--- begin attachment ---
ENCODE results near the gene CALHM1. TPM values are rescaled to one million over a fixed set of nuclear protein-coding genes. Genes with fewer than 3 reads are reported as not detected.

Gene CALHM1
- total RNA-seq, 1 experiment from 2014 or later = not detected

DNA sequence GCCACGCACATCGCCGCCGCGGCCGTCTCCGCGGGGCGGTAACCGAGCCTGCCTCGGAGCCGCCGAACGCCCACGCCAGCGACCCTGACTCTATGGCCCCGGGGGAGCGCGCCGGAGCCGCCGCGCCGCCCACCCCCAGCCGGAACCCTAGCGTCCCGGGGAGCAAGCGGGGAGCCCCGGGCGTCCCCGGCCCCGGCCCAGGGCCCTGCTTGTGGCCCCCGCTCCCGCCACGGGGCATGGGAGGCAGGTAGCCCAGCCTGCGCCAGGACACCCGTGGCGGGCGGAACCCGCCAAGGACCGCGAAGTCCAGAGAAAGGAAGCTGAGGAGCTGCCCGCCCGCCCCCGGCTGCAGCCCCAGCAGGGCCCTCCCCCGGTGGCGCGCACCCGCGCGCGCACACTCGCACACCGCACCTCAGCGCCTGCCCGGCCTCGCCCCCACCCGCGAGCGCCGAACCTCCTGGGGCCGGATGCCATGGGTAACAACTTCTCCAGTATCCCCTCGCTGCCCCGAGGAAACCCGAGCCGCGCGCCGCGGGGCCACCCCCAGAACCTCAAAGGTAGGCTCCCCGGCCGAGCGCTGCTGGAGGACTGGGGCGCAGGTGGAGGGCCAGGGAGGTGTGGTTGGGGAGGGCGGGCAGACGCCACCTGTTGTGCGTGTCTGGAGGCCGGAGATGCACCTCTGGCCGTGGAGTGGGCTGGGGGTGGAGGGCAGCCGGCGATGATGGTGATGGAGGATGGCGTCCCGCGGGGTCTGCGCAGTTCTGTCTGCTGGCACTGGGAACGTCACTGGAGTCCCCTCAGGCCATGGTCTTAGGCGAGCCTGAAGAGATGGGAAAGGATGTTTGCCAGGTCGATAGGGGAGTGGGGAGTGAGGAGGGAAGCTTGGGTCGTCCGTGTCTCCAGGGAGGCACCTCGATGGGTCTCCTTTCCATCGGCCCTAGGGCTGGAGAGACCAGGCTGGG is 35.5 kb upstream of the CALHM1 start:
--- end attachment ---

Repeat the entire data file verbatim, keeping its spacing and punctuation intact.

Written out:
ENCODE results near the gene CALHM1. TPM values are rescaled to one million over a fixed set of nuclear protein-coding genes. Genes with fewer than 3 reads are reported as not detected.

Gene CALHM1
- total RNA-seq, 1 experiment from 2014 or later = not detected

DNA sequence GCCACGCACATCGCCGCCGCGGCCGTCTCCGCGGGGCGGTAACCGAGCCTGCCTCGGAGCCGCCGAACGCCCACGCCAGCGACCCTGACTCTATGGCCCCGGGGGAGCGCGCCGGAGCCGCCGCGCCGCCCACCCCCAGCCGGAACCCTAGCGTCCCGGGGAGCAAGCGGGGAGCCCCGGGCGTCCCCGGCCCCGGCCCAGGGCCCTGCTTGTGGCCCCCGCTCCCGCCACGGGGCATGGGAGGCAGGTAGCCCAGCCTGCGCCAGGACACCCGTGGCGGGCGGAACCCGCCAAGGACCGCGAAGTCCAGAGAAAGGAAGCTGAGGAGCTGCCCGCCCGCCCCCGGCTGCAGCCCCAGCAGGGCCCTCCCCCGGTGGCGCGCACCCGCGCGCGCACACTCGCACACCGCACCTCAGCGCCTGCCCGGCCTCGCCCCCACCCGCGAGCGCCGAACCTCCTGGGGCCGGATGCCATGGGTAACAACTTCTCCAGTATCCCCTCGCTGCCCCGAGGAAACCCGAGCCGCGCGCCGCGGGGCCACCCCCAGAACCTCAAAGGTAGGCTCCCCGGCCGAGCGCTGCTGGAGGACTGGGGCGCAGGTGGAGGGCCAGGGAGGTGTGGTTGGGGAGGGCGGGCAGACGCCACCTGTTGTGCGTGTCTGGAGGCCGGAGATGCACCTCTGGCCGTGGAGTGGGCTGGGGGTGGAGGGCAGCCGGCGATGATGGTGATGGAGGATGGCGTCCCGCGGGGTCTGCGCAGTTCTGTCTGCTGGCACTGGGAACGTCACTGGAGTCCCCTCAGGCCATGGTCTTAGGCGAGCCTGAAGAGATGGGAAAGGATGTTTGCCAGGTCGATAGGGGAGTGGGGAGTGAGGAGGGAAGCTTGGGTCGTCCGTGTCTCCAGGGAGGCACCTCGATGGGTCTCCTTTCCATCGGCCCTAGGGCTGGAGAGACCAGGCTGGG is 35.5 kb upstream of the CALHM1 start: